Teens Prove That Outwitting Airport Security Is Easier Than You Think
Since 9/11, airport security around the world has been increased dramatically. But despite all the body scanners and banned water bottles, a group of teens just proved that, at least in one international airport, you can go right onto the tarmac and hang out next to the airliner of your choice.
A group of Russian teens, members of the daredevil “roofer” movement, snuck on to the runway at St. Petersburg’s Pulkovo International Airport three days ago and posted their photos on VK (Russia’s largest social network). Wearing yellow vests and pretending to be employees, the teens managed to climb the fence and enter the secured runway zone and, of course, take photos posing in front of airplane engines and even in the cockpit of one helicopter. After a few more hijinks, the pranksters left the airport the same way they entered: completely undetected.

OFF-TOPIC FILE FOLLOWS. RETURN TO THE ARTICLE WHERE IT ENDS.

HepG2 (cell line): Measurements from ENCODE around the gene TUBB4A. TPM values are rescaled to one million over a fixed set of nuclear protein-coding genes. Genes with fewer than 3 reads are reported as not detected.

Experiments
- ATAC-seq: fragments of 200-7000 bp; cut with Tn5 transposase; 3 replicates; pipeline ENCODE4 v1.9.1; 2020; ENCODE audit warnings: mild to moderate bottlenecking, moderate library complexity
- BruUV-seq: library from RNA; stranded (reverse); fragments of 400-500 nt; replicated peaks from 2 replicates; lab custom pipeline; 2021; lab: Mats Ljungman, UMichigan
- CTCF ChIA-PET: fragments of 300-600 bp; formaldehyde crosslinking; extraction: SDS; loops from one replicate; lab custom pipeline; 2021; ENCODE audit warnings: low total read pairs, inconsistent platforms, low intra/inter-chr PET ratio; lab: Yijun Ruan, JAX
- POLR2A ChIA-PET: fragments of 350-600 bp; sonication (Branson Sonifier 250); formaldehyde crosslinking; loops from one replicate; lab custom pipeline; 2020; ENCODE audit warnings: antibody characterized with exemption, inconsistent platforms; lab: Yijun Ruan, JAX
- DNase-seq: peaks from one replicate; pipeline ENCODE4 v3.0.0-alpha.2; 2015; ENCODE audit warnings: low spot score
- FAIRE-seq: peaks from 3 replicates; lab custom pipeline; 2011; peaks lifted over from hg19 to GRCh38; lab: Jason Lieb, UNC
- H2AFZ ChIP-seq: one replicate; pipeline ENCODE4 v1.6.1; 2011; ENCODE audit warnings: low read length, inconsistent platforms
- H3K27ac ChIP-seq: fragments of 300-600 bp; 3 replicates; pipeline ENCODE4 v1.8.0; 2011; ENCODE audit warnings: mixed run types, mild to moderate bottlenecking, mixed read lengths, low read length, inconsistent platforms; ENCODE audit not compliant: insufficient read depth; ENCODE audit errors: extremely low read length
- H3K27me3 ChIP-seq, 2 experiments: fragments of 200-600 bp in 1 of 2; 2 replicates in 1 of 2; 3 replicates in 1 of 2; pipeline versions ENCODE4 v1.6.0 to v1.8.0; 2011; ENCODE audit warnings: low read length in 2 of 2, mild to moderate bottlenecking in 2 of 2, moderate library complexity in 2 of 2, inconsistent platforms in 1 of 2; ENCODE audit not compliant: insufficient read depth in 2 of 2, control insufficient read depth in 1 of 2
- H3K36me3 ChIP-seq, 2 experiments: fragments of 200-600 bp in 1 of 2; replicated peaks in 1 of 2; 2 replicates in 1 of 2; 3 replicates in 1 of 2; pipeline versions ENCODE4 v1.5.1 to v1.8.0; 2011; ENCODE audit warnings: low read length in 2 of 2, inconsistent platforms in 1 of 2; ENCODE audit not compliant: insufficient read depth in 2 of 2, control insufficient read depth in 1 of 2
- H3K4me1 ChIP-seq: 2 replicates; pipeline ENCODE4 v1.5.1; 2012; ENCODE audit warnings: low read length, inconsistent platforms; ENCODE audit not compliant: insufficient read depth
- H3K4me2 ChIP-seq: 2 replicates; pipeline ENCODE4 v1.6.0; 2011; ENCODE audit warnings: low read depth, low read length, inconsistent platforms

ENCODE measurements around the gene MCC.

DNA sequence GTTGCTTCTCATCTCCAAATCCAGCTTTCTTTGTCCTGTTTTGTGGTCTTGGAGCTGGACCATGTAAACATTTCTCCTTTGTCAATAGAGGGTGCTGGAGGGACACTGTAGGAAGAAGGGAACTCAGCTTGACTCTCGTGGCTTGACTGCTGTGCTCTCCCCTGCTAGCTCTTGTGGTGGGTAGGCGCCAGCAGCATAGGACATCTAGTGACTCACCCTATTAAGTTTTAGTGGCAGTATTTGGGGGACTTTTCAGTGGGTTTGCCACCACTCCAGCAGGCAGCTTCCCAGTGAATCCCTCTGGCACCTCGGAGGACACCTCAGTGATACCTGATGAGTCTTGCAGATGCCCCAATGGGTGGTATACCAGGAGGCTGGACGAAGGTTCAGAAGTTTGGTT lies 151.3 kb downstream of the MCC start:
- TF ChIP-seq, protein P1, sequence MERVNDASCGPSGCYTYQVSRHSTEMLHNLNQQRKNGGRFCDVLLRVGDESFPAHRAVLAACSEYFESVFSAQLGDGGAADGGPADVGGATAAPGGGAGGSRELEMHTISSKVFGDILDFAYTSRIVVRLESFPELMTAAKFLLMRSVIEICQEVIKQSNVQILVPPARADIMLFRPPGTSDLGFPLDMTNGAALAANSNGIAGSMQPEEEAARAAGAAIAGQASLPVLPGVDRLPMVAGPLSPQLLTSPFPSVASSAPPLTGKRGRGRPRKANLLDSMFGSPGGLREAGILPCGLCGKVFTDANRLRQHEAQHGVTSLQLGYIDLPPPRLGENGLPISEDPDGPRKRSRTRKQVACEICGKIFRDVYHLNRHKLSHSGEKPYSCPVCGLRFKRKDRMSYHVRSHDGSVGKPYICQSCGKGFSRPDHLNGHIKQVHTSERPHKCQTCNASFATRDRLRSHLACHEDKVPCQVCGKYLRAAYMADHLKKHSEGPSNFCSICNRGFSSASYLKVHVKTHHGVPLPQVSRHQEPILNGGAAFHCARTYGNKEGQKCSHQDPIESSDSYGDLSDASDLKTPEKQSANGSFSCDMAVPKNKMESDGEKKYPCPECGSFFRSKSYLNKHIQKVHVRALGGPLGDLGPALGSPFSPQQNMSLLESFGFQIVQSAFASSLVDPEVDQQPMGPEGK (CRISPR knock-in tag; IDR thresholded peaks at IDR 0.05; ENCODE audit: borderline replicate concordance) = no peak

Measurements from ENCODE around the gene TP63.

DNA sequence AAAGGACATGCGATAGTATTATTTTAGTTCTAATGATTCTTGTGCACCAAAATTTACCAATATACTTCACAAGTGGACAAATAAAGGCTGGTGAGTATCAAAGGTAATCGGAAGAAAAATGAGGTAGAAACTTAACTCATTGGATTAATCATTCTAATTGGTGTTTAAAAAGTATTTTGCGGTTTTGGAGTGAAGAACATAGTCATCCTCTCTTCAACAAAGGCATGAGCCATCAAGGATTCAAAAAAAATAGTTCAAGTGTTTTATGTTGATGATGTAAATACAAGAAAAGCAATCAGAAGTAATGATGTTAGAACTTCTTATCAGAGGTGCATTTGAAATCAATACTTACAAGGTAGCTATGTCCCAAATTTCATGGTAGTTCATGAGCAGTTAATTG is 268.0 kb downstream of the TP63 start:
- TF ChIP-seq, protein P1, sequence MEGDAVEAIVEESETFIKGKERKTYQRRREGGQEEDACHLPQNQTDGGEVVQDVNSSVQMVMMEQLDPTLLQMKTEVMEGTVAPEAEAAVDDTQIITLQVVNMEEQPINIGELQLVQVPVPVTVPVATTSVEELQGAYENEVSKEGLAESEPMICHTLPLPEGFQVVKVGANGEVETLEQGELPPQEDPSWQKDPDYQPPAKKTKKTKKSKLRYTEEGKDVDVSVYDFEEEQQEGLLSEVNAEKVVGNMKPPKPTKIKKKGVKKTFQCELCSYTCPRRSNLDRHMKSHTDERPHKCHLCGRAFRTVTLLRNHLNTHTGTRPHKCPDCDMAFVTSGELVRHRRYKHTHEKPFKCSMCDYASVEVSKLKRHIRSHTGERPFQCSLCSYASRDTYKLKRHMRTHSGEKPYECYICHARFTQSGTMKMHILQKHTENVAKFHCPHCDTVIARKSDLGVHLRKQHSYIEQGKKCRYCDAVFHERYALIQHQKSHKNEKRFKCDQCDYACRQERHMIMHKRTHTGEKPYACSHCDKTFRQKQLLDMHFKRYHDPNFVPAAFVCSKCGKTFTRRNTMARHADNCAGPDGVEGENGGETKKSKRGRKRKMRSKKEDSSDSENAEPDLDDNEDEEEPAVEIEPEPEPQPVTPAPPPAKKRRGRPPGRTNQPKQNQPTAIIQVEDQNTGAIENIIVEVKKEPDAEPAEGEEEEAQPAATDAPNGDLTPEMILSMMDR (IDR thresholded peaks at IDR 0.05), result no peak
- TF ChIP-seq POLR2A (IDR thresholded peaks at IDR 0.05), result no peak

The photos first appeared on VK when user “Kosta SV” posted the pictures and a description of the caper to his personal account.
The photos were picked up by local news agencies and have generated a scandal in Russia, especially after Kosta revealed via social media that this wasn’t the first time h’de managed to exploit lapses in airport security to sneak on to the runway.
“Anyone can walk on the runway,” he gloated. “It may sound funny, but in fact it’s dangerous. The helicopters were open, right next to the booth with a guard, perhaps there is generally no security, or they went to drink tea.”
Yesterday, the group uploaded a YouTube video in which they climb the fence from the same spot days after the security lapse had been revealed. According to the teens in the video, a patrol car detected the group before they donned the runway worker’s yellow vests but did nothing to prevent them from entering.
Airport security procedures are cumbersome for travelers, some of whom complained, “I have to take off my shoes and send my bags to screening” after seeing the pictures. Other VK users expressed shock and concern over the break-in: “We are the leading country in the number of policemen and now this happens. Dear government, please give me back the money you spent on security.”